Archive | February, 2019

Glastonbury Festival Emerging Talent – Acts to impress so far

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Glastonbury Festival Emerging Talent – Acts to impress so far

Posted on 21 February 2019 by Joe

Once again I’m spending an enjoyable February helping to judge the prestigious Glastonbury Festival Emerging Talent Competition.

GLAST ETC

Along with 29 other music writers, my task is to help whittle down 5,500 entries to a 90 strong long list from which eight acts will be chosen to compete in a battle of the bands contest in April.

With a main stage slot and a £5,000 PRS for Music Foundation Talent Development prize up for grabs this is one the best talent competitions around for aspiring artists.

As with previous three years I like to focus on some of the acts that have caught my attention so far during judging and are in contention to earn a chance to appear at the Glastonbury Festival.

Here are some that have grabbed my attention so far:

 

Laura Goldthorp – Candy Shops

Laura Goldthorp entered the competition as a singer/songwriter and she has nailed it on both counts. Her song Candy Shops is a ready made pop classic, with instant radioplay appeal. Her vocals are superb too with this fine song delivered beautifully in the live clip she submitted. Why is she not already a household name? She very well may be if she makes my final three and can progress all the way to a main stage slot at the Glastonbury Festival.

Roma Palace – Take My Heart Away

I’m a sucker for some funky guitar playing in my pop music, which meant Roma Palace from Brighton instantly made an impression on me. Smart harmonies at the start of this track also impressed.

Saachi – Raw

This London based jazz/pop group’s lead singer Saachi Sen is enfused with the spirit of the late great Laura Nyro. This clip also shows that sometimes clips filmed in a living room can be the most attention grabbing. Their recent single Redcoat is also worth watching.

by Joe Lepper

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Laura Veirs/Sam Amidon – The Bodega, Nottingham (Feb 5, 2019)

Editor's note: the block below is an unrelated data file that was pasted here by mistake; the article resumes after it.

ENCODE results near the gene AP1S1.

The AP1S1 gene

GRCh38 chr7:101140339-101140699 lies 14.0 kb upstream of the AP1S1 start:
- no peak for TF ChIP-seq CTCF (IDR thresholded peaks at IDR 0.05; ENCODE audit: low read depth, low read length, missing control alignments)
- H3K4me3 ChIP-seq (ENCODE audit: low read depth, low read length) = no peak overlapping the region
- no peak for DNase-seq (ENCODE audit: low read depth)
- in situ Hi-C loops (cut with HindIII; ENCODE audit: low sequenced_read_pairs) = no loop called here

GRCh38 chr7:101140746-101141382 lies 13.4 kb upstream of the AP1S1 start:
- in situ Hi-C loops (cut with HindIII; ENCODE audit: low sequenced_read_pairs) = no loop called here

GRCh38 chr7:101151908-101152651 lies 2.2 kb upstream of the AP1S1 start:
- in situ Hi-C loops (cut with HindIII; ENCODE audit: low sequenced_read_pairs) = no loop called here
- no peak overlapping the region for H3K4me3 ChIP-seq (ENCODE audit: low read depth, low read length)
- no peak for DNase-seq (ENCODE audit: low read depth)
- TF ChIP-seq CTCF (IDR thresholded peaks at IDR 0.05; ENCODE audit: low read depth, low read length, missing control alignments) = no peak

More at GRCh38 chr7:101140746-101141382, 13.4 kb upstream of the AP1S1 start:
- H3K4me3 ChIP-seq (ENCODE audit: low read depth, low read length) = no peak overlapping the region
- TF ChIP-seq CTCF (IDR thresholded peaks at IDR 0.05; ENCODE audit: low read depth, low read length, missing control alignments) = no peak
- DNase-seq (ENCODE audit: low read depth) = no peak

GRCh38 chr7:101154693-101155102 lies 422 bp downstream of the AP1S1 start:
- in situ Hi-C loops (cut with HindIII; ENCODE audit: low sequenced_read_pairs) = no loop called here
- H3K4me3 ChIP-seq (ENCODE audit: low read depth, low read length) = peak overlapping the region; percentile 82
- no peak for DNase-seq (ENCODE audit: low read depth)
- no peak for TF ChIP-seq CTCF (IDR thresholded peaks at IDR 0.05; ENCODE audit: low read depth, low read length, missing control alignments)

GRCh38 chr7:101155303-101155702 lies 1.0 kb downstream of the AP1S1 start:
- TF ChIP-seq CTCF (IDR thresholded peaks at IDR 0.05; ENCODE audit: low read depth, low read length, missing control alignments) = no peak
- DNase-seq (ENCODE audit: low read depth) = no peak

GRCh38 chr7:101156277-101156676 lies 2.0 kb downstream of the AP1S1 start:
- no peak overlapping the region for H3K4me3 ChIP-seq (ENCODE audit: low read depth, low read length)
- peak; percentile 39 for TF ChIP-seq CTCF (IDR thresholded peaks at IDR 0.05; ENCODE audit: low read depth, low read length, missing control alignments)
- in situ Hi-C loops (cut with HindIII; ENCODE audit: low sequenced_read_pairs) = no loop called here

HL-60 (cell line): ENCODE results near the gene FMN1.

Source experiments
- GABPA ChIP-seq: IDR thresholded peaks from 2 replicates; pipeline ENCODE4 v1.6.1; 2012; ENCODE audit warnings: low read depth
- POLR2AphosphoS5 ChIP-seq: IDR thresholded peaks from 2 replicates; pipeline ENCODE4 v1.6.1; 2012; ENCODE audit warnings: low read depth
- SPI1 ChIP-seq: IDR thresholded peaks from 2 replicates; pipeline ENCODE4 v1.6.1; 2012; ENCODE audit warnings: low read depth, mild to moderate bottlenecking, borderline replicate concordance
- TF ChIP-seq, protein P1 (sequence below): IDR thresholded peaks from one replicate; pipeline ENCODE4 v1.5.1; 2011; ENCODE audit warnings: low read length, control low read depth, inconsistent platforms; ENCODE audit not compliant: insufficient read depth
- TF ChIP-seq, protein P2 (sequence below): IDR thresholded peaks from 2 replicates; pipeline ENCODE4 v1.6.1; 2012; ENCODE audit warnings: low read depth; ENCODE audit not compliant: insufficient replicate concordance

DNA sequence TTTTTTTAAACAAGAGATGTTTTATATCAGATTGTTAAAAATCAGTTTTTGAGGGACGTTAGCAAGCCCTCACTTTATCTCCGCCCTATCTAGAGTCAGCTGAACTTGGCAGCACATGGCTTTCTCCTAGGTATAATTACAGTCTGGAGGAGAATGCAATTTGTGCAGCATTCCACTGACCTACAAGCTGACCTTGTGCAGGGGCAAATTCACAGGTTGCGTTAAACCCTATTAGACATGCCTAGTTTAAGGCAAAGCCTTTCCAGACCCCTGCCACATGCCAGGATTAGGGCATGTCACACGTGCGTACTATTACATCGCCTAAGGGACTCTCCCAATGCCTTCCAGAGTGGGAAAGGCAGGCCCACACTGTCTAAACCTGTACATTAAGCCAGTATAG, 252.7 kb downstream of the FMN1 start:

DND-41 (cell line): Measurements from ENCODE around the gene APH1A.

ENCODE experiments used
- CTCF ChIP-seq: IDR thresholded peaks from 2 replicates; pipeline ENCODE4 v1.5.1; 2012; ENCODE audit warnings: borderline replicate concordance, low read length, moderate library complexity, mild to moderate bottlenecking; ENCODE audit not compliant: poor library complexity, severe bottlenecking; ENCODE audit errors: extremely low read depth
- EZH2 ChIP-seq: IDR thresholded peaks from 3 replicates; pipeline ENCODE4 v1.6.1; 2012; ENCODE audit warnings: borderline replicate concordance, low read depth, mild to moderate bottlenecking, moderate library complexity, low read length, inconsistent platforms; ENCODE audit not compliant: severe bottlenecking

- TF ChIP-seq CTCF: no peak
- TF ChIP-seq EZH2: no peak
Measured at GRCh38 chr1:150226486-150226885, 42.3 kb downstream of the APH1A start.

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Laura Veirs/Sam Amidon – The Bodega, Nottingham (Feb 5, 2019)

Posted on 09 February 2019 by John Haylock

My first exposure to the music of Laura Veirs was with the very beautiful album Carbon Glacier, which after a quick peep at my copy came out back in 2004 – a remarkable fifteen years ago.

Her stunning latest album The Lookout (2018) is now her tenth long player and her songwriting continues to dazzle. Her incredibly expressive singing voice and ability to pull out gorgeous melodies is as immediately identifiable as ever.

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Tonight Veirs, who is from Portland, Oregon, performs solo apart from a number of tracks on which she is more than ably assisted by her support, Sam Amidon. He’s a fellow American now residing in London and incidentally married to Beth Orton (another bloody genius).

To call Veirs’ music pop folk may sound like a disservice but it is most assuredly not. It is both delicate, melodic and infused with a poppiness that is hard to resist.

Sam did a short set highlighting his not meagre talents on guitar, banjo and vocals and then Laura joined him for his last two numbers. He was an integral part of the show as he returned the compliment by accompanying Laura on her final numbers with some subtle violin, which was just awesome.

So with ten albums of material to choose from, Laura dipped and dived into her exquisite body of work starting off with the lead track on The Lookout, Margaret Sands, and veering far and wide, Seven Falls, and a cover of Mountains of the Moon by the Grateful Dead, which brought out the inherent beauty of the song.

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She did Song for Judee, a tribute to the late Judee Sill, which appeared on her 2016 collaborative album with Neko Case and K D Lang.

Her set was mesmeric to watch,  with such delicate guitar playing and her crystalline pure voice, especially on July Flame and Thru December. 

I was hoping for Galaxies but sadly it wasn’t to be. But this was more than compensated by her and Sam dueting at the end of the show – it was heavenly. I had waited 15 years to see her, make sure you don’t wait that long.

Words by John Haylock, pictures by Arthur Hughes

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